Audiobook: Truly Madly Guilty by Liane Moriarty, narrated by Caroline Lee

Audiobook
Truly Madly Guilty
by
Liane Moriarty

read by Caroline Lee

Rating:

Everything changes for three couples and their families the day a simple backyard barbecue goes wrong. And the wrong thing that happens hits them hard with feelings of guilt and regret. What happened and what is the backstory? That’s the basis of Truly Madly Guilty by Liane Moriarty, a modern story set in suburban Sydney, Australia.

Vid and Tiffany are the outgoing neighbors who want to enjoy themselves. Erika and Oliver conduct themselves carefully and deliberately. Sam and Clementine are deep into balancing life with careers and two little girls. The common link is the complicated friendship between Erika and Clementine, built on decades of resentment and shame.

The story begins sometime after the barbecue and hints at how the group is coping. Moriarty slowly reveals, through alternating chapters of before and after, just what happened at the barbecue and mixes in the many relationship difficulties between the married couples. Difficulties like love and marriage and sex and careers, becoming adults and raising children. Additional themes include money and class, being charitable and accepting help, family obligations and the big one, guilt.

Everything that could be ignored before the barbecue now demands their acknowledgement and work. Moriarty’s characters are good people under it all and the question is if and how they will pull themselves up. Despite the events, the story ends on a hopeful note, with some realistic loose ends. Special praise goes to the narrator, Caroline Lee, whose terrific character sense and range add a bonus dimension to the story. At seventeen hours, it’s a long but entertaining listen. I recommend Truly Madly Guilty to listeners (and readers) who like stories about relationships and modern problems.

Note: This is my first audiobook experience. I was not sure how I would feel about listening to a book because I wondered if I would be able to keep the characters and plot straight. No problems! I listened to half of it in my car last Friday during a long ride in a crazy wind storm and finished up yesterday as I took a walk and worked around my house. I still prefer reading, but think I will enjoy mixing it up a bit with an audiobook.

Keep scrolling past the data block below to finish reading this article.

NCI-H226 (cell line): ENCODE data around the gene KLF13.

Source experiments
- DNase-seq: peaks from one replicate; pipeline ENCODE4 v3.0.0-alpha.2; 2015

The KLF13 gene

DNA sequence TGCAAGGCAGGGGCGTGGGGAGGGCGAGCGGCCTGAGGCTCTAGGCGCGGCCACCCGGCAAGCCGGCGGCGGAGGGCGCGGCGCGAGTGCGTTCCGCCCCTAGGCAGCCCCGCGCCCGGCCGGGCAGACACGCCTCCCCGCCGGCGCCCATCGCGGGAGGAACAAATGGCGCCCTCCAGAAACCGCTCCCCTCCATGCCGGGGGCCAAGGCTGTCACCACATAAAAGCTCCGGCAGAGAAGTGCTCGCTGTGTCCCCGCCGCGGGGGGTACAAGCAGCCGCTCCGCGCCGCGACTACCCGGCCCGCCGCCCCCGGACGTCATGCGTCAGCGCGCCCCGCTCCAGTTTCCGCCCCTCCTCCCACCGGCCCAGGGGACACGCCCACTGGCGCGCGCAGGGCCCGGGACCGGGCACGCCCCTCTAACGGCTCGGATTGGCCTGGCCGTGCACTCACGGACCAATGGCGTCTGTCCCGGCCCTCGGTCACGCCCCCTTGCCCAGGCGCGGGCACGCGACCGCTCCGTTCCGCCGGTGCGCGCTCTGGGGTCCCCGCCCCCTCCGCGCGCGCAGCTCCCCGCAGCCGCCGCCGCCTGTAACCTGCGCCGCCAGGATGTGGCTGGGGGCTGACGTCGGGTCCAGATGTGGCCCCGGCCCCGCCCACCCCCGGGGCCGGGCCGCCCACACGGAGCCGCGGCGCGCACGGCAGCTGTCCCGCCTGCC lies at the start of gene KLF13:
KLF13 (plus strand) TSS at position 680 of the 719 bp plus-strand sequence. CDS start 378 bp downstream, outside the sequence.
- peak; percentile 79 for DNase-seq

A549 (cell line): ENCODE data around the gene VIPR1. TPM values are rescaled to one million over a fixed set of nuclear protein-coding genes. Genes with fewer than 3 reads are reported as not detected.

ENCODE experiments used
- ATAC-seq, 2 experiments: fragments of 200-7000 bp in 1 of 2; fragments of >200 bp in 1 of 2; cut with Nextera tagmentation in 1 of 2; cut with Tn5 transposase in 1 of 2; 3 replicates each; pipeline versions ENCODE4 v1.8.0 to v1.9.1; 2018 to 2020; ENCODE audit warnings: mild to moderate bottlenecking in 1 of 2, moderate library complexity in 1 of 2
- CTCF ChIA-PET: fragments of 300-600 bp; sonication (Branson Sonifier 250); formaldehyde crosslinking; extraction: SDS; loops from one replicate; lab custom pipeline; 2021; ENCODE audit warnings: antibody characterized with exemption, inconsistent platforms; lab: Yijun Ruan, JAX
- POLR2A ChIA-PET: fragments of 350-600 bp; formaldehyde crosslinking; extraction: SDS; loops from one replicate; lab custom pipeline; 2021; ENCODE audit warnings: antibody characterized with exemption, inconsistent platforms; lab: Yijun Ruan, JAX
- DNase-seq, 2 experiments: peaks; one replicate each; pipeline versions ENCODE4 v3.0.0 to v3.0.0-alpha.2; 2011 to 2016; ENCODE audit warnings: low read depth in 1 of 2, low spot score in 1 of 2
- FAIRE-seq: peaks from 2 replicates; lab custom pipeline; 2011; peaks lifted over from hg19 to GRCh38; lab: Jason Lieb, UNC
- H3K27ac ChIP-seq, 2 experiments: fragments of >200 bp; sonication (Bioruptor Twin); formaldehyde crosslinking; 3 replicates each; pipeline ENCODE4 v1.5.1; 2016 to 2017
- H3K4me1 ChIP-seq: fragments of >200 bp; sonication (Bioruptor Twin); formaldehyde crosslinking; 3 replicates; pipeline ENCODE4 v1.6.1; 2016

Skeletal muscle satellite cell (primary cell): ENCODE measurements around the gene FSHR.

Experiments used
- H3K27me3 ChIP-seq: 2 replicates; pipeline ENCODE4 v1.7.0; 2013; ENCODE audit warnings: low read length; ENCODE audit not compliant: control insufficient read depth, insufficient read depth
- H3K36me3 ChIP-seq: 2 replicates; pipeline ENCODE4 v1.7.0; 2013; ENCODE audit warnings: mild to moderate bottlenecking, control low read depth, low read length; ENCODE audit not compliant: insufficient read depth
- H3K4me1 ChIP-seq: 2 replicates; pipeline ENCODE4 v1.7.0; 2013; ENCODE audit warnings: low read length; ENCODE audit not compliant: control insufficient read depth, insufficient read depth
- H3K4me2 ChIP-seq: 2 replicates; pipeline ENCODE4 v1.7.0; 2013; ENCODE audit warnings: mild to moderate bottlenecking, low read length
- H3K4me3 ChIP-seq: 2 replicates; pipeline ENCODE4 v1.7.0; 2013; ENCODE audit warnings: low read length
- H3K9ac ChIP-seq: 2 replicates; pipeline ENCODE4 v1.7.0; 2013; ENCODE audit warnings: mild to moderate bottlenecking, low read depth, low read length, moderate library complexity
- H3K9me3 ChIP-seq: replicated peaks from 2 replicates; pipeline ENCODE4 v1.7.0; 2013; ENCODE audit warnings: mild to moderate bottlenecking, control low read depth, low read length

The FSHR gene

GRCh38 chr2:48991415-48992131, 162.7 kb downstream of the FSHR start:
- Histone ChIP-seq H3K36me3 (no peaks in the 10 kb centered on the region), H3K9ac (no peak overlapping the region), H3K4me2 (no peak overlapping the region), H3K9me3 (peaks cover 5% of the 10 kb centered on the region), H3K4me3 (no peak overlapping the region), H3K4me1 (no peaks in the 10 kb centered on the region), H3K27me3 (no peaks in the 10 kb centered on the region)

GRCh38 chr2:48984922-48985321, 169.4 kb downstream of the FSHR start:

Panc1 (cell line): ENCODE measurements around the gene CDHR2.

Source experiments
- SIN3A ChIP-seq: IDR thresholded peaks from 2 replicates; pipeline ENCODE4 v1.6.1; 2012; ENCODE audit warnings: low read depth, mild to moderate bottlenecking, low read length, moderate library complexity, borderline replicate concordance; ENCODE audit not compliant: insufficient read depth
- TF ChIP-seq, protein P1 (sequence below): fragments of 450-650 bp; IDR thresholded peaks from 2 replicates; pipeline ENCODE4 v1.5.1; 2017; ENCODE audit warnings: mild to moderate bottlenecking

How do you feel about audiobooks? What do you do while you listen?

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If you like stories about marriage and family, check out:
What Alice Forgot by Liane Moriarty

Things We Set on Fire by Deborah Reed

Things We Set on Fire
Things We Set on Fire

by
Deborah Reed

Rating:

Is there such a thing as a safe family secret, one that stays hidden and does no harm? Or does the unconscious knowledge of it permeate and ruin a family? On a fall day in the Florida woods, Vivien Fenton makes a decision that will forever change her family. But what she does to save her young daughters, Elin and Kate, does something far worse. An action that can’t be taken back becomes the dark and angry secret no one can confront, even as it works itself to the surface of their lives.

Things We Set on Fire is a great story about a mother who believes she is doing the right thing, but can’t see its impact until close to twenty years later. By then, Elin and Kate have grown and left their mother, motivated by a need to flee. But a call in the night pulls Vivvie back into their lives. Anger and resentment simmer on the side as the women try to make sense of new events that will change them yet again.

Although Reed’s story is about secrets, it is also about love, marriage, sibling survival and the potential for forgiveness. In telling, Reed creates a momentum by introducing events and characters in interesting small pieces, then cycling back to fill in the details. Written in an easy style, it’s the kind of book you can read quickly, but if you like understanding characters, you will miss important details if you do.

In the end, Reed’s characters understand that they must move in their own directions, creating loose but hopeful family ties. I recommend Things We Set on Fire to anyone who enjoys reading about family relationships and how they change over time.

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